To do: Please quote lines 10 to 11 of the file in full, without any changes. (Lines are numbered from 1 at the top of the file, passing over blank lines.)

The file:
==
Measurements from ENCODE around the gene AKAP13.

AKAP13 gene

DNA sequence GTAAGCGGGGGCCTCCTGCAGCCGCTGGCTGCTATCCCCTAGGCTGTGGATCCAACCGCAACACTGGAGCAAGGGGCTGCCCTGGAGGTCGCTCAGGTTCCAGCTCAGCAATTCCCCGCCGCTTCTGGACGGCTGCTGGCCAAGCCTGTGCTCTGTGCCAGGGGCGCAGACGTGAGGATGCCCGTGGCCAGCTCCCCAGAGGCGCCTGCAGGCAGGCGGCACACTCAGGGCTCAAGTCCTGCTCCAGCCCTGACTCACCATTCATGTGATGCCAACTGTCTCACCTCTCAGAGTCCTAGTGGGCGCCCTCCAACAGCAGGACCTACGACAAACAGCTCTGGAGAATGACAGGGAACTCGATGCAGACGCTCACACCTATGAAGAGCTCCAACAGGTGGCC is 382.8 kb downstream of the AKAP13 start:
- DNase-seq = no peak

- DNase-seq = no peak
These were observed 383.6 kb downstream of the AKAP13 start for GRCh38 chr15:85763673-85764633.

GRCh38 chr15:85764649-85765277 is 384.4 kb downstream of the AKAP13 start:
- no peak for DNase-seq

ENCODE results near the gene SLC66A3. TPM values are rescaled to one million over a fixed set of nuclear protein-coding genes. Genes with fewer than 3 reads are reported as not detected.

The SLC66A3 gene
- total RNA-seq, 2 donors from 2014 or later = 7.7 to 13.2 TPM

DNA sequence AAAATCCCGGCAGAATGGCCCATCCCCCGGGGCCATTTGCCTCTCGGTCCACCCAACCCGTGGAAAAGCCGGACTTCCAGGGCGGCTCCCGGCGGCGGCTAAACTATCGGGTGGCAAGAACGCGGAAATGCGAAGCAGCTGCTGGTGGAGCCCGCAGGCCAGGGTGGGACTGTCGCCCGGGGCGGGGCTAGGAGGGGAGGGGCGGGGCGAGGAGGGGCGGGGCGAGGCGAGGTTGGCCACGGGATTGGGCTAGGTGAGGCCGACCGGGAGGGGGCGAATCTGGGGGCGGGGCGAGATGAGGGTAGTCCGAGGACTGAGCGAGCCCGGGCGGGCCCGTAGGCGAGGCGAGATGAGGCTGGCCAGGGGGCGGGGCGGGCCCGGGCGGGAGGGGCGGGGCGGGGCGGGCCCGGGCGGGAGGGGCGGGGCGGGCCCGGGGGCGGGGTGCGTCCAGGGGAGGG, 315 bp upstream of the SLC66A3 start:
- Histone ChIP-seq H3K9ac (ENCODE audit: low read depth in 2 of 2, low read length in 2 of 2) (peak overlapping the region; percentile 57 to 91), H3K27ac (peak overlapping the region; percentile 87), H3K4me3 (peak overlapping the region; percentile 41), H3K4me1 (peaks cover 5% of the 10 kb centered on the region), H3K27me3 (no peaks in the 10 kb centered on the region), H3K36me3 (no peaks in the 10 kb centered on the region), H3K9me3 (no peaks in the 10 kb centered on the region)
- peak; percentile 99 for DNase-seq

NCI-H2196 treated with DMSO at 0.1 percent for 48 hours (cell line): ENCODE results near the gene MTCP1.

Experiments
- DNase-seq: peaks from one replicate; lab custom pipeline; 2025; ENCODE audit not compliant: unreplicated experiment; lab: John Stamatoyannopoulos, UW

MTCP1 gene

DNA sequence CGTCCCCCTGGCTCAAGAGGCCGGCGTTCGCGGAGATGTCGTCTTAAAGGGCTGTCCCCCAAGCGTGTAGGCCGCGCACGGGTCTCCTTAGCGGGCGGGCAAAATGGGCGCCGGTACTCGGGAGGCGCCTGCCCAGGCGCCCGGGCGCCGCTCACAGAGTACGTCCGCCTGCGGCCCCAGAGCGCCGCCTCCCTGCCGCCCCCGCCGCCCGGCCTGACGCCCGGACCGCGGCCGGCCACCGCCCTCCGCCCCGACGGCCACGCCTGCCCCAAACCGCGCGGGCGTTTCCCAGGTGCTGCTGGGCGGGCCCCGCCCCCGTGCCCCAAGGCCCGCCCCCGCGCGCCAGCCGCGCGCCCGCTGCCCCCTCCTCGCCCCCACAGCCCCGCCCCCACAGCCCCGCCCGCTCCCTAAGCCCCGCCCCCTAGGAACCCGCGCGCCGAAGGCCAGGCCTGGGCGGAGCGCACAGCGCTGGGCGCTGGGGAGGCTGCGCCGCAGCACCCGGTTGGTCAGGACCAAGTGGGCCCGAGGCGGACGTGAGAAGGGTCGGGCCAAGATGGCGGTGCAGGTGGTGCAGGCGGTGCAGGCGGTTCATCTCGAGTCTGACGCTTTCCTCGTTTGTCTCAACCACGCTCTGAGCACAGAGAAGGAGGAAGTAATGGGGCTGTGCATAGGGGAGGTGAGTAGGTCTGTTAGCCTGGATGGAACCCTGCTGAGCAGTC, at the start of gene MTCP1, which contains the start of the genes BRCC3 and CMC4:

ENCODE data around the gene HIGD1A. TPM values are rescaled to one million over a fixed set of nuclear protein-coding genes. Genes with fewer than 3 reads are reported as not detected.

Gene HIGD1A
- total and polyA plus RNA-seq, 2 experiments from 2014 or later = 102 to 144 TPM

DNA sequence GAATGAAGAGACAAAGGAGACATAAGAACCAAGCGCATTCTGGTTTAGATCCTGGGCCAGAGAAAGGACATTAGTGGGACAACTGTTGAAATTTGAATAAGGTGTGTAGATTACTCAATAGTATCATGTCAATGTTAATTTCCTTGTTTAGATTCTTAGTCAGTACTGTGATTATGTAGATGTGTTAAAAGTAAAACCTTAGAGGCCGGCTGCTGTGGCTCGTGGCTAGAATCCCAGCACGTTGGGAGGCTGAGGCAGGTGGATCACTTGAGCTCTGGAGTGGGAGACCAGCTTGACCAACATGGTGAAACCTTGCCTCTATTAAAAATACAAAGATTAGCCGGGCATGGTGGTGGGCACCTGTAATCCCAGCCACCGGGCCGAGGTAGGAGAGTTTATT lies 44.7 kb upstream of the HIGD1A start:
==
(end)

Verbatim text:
The SLC66A3 gene
- total RNA-seq, 2 donors from 2014 or later = 7.7 to 13.2 TPM